In design, the problems that designers are called upon to solve can be regarded as a problem of permutations. A permutation is an ordered arrangement of elements in a set. In our case, the set is design and the elements are design components, such as lines, shapes, forms, or spaces.
Traditionally, such arrangements are done by human designers who base their decision-making process either on intuition or on random sampling until a valid solution is found. However, in both cases the solution found may be an acceptable one but cannot be labeled as "the best possible solution" due to the subjective or arbitrary nature of the selection process. In contrast, by harnessing the potential of computational design, these elements can be arranged in all possible ways and then the best ones are chosen based on specific criteria. By presenting a complete list of permutation-based arrangements the "best solution" will eventually reveal itself by excluding all other possible solutions.
This book comprehensively addresses theories, techniques, and examples of permutation design in order to fully demonstrate to the reader the full range of possibilities this method represents. The significance of such an approach to design is enormous, paradigmatic, and far-reaching. It provides an alternative method for design analysis, synthesis, and evaluation that is based on computational force rather than pure human intelligence alone. In contrast to human-based random sampling or intuition, permutation-based design offers the assurance of an optimum design since any possible alternative design can be eliminated. From a practical point of view, this methodology offers a paradigmatic shift away from the current state of design practice where arbitrariness, repetition, and redundancy often exist. From a theoretical viewpoint, this new paradigm will offer alternative insights into the value of human creativity, intuition, and intelligence.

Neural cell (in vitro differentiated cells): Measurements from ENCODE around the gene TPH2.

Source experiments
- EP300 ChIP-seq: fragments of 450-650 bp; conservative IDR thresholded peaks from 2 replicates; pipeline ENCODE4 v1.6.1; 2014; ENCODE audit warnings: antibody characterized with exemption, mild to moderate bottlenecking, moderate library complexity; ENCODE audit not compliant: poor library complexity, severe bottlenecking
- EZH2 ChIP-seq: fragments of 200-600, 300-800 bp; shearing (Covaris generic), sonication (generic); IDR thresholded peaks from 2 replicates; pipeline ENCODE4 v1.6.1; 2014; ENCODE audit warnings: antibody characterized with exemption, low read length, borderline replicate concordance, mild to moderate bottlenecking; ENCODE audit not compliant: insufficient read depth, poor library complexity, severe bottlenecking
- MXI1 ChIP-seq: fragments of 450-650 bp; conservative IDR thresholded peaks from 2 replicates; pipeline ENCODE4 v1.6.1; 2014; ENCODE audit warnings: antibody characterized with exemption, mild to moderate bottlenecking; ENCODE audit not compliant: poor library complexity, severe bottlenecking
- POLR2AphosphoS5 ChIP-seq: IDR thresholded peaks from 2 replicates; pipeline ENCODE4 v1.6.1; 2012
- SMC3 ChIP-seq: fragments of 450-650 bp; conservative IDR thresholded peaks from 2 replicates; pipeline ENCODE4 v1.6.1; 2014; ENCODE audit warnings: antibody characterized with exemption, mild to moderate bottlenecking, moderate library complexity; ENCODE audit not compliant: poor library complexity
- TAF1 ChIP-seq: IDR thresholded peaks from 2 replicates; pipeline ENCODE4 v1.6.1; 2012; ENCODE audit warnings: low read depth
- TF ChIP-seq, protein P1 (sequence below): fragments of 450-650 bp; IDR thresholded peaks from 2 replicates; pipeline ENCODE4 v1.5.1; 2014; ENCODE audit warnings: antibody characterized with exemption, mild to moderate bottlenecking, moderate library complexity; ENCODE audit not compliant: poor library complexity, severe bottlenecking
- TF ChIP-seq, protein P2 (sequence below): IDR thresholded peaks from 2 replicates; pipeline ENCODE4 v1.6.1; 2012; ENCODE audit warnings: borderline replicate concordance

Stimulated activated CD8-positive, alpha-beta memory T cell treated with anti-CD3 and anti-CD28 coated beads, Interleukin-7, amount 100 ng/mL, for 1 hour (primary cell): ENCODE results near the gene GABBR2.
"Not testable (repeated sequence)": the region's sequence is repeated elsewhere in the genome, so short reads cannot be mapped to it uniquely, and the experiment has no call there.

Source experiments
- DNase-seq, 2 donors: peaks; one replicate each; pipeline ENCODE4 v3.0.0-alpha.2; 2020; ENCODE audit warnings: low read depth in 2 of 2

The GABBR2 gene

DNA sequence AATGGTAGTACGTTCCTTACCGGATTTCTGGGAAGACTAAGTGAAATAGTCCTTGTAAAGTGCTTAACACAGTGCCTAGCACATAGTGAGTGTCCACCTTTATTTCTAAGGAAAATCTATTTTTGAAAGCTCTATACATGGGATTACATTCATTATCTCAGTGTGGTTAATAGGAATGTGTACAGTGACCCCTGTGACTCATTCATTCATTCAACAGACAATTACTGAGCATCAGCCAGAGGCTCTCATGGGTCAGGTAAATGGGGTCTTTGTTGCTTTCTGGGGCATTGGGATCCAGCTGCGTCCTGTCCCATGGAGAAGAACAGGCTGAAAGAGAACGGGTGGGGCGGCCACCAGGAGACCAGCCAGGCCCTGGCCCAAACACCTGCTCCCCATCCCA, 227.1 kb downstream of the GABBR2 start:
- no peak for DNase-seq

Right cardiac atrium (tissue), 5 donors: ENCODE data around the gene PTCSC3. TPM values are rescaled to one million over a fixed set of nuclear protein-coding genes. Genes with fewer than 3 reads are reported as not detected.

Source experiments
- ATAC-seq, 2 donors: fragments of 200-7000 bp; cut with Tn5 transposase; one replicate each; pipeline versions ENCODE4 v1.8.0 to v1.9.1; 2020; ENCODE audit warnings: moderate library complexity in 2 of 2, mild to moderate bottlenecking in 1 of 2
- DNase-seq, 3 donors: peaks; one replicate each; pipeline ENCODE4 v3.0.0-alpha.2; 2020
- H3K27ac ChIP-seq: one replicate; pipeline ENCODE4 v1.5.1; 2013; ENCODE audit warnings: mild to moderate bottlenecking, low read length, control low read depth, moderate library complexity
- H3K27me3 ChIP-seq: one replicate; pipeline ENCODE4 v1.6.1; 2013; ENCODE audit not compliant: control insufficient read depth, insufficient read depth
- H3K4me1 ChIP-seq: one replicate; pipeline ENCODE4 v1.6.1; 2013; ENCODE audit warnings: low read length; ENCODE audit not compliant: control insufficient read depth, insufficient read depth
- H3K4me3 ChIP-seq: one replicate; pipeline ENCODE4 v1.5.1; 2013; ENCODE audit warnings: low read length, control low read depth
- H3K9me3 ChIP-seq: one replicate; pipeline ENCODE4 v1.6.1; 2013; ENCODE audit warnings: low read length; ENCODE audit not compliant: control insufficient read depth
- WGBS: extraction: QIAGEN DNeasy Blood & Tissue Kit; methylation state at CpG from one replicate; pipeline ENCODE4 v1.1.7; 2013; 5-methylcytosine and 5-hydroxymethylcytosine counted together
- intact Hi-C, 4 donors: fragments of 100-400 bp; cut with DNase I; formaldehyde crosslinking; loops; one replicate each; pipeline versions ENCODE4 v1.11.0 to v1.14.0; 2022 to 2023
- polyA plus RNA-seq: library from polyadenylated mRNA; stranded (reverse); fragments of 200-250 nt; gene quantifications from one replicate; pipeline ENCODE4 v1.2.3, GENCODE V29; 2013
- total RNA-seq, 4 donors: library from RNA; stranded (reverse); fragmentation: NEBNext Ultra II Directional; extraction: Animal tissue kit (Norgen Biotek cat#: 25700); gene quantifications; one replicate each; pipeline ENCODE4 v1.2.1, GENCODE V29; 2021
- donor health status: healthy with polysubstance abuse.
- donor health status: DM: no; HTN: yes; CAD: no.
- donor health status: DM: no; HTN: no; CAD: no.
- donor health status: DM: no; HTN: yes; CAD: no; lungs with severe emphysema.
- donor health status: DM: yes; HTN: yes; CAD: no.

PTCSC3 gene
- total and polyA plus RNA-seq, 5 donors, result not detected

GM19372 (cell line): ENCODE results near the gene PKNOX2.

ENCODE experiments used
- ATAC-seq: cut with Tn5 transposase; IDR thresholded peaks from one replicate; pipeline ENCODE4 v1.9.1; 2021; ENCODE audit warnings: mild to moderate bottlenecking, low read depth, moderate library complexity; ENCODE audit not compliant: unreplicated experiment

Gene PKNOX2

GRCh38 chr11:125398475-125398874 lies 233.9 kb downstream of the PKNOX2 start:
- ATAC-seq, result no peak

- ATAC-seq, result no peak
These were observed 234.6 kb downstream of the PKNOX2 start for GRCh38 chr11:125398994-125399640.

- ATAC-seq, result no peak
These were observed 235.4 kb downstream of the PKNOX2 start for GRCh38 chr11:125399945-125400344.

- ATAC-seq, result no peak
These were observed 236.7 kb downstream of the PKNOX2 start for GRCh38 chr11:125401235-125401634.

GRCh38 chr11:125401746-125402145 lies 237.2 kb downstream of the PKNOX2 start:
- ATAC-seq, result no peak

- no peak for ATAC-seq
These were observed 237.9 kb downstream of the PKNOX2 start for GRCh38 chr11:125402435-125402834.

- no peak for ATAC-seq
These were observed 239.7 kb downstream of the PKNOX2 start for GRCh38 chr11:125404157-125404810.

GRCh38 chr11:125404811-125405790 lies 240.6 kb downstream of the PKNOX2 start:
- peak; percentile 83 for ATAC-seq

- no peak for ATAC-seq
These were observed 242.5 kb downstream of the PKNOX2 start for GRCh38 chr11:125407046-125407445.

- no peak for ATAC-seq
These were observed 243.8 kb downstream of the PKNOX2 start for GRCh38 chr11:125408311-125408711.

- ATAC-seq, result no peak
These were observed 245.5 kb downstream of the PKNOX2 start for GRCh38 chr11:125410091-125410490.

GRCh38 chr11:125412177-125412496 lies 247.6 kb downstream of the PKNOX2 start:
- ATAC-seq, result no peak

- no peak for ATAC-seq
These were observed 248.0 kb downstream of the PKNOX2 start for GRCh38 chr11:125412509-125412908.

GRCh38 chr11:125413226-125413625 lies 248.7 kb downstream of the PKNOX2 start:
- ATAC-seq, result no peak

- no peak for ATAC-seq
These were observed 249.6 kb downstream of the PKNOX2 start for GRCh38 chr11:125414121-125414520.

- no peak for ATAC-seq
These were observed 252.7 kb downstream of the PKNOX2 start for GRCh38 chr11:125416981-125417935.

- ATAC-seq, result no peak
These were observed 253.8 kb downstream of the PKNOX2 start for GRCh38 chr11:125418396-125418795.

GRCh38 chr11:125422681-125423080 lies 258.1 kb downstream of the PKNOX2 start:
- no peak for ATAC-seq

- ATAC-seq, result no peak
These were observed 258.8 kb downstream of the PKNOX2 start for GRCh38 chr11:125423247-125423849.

Table of Contents
Introduction 1. The Myth of the Genius 2. Parasights 3. Digital Culture: A Critical View 4. Combinations, Permutations, and other Predicaments 5. Studies 6. Epi(dia)logue Index
Kostas Terzidis was an Associate Professor at Harvard University Graduate School of Design from 2003 until 2012. He taught courses in Algorithmic Architecture, Kinetic Architecture, Digital Media, and Design Research Methods. He holds a PhD in Architecture from the University of Michigan (1994), an M.Arch from OS (1989), and a Diploma of Engineering from the Aristotle University in Thessaloniki, Greece (1986). He is now the CEO and co-founder of Organic Parking, a company developing smart city parking space optimization using mobile social networks.